Economic developments intended to bring about socio-economic change in Africa have been based largely on infrastructure expansion, mining, large-scale agriculture and industrialisation. Whilst there is a clear need for economic advancement in the region, such projects do come with significant environmental and social impacts.
With the number of infrastructure, extractives and other industrial projects on the rise, it is critical that laws and regulations are in place to shield communities from the significant impacts that such projects bring. Furthermore, in countries where such laws exist, it is pertinent that they are satisfactorily implemented.
We Aim To
- Support communities to improve the implementation of laws that prevent or minimise the impacts of extractives and infrastructure projects.
- Provide input to project decision-making processes, such as environmental impact assessments, and actively support affected communities to monitor project legal compliance and voice complaints through the relevant decision-making structures.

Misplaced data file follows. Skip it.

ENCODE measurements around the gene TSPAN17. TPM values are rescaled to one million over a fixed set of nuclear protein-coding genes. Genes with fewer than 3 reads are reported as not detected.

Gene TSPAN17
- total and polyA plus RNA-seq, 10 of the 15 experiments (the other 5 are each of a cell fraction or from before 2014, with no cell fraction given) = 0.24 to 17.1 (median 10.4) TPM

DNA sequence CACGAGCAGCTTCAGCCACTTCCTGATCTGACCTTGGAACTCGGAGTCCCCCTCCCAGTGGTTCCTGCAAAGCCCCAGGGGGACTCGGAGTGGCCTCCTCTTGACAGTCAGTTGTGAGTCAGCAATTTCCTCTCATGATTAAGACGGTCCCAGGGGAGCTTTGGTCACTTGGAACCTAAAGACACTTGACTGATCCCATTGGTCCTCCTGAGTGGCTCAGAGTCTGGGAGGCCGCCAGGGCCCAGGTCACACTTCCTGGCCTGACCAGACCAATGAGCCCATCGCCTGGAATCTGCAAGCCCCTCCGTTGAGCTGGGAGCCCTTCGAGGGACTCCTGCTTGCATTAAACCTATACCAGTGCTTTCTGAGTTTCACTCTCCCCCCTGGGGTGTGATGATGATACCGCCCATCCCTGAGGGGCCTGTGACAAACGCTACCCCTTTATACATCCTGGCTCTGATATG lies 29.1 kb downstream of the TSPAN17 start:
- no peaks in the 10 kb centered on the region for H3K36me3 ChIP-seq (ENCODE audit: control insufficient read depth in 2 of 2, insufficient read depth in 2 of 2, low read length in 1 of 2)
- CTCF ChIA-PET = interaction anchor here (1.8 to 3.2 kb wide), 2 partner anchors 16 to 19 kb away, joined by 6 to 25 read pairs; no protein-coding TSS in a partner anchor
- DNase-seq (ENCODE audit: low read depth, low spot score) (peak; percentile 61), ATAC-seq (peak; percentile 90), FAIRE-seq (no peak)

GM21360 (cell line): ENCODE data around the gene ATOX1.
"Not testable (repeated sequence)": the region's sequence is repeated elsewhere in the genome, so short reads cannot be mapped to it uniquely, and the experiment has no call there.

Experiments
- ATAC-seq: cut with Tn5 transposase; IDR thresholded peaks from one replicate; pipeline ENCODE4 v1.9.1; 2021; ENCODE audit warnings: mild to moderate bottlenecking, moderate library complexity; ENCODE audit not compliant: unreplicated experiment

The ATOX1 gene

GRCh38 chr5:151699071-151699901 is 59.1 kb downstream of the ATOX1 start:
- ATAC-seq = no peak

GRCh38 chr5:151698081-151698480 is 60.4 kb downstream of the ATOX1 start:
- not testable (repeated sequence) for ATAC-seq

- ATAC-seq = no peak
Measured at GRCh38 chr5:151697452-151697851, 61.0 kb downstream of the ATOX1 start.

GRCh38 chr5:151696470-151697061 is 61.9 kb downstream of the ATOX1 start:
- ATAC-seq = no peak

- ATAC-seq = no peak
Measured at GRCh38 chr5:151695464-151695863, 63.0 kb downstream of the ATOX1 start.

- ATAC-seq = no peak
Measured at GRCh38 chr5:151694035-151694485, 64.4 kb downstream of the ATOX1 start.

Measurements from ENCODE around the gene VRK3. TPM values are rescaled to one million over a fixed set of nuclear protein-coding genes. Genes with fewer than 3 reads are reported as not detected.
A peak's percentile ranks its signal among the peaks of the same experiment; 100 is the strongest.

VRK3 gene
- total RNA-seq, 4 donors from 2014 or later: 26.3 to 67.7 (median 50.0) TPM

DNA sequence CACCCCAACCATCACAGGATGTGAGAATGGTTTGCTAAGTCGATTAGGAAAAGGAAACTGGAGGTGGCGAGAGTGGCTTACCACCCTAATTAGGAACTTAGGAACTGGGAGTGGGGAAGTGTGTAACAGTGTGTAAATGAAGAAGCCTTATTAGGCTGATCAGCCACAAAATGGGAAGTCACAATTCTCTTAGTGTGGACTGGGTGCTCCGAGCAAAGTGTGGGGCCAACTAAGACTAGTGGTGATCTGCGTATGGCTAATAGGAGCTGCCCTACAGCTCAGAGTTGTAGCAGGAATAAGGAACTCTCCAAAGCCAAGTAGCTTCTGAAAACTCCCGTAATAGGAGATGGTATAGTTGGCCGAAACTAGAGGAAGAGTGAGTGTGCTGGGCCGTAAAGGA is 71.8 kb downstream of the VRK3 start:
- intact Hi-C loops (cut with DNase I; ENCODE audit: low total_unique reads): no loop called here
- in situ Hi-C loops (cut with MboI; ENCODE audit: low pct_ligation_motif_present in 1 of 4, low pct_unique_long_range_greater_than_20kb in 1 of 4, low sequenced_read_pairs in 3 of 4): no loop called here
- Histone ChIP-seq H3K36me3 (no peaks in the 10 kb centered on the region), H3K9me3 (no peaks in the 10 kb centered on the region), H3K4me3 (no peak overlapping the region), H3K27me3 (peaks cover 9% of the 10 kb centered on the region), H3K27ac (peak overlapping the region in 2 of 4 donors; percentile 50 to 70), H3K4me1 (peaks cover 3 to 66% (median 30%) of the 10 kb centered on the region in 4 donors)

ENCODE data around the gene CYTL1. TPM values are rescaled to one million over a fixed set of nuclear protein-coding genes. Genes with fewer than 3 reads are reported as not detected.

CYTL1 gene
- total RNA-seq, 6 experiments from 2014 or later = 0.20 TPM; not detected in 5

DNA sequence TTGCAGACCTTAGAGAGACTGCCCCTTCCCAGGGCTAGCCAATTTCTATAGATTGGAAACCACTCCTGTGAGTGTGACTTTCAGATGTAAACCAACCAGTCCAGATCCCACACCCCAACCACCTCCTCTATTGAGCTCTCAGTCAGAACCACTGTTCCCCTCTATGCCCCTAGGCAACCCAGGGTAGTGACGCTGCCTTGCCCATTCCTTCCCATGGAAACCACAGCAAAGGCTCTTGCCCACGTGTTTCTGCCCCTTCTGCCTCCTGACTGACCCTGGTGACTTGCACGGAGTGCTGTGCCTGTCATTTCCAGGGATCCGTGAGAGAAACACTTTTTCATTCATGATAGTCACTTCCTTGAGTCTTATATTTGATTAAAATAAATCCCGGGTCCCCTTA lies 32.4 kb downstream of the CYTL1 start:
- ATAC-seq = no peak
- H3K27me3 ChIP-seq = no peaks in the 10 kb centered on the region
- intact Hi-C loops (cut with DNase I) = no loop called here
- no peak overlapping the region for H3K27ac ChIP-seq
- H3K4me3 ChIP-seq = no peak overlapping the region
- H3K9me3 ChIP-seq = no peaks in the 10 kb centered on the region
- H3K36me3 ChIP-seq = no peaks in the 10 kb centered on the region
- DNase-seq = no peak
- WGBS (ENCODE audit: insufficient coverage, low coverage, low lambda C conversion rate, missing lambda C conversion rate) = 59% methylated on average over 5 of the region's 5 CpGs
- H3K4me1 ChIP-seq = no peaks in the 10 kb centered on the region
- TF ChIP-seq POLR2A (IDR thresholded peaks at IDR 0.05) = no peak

We Do This By
- Researching the various strategies being employed by affected communities to prevent or minimise the impacts of extractives and infrastructure projects.
- Directly supporting local communities in Kenya, Zimbabwe and Guinea negatively affected by development projects by helping them to articulate their complaints and realise their rights.
- Engaging a specialised team of lawyers and community environmental legal officers to assist communities with respect to extractive or infrastructure projects that impact their lives.
Director: Nairobi Hub & Programme Director: Extractives and Infrastructure
The programme operates in the following countries:
Heinrich Böll Foundation for East and Horn of Africa
Heinrich Böll Foundation for Southern Africa
American Jewish World Service
SwedBio - Stockholm Resilience Centre
The Christensen Fund
11th Hour Project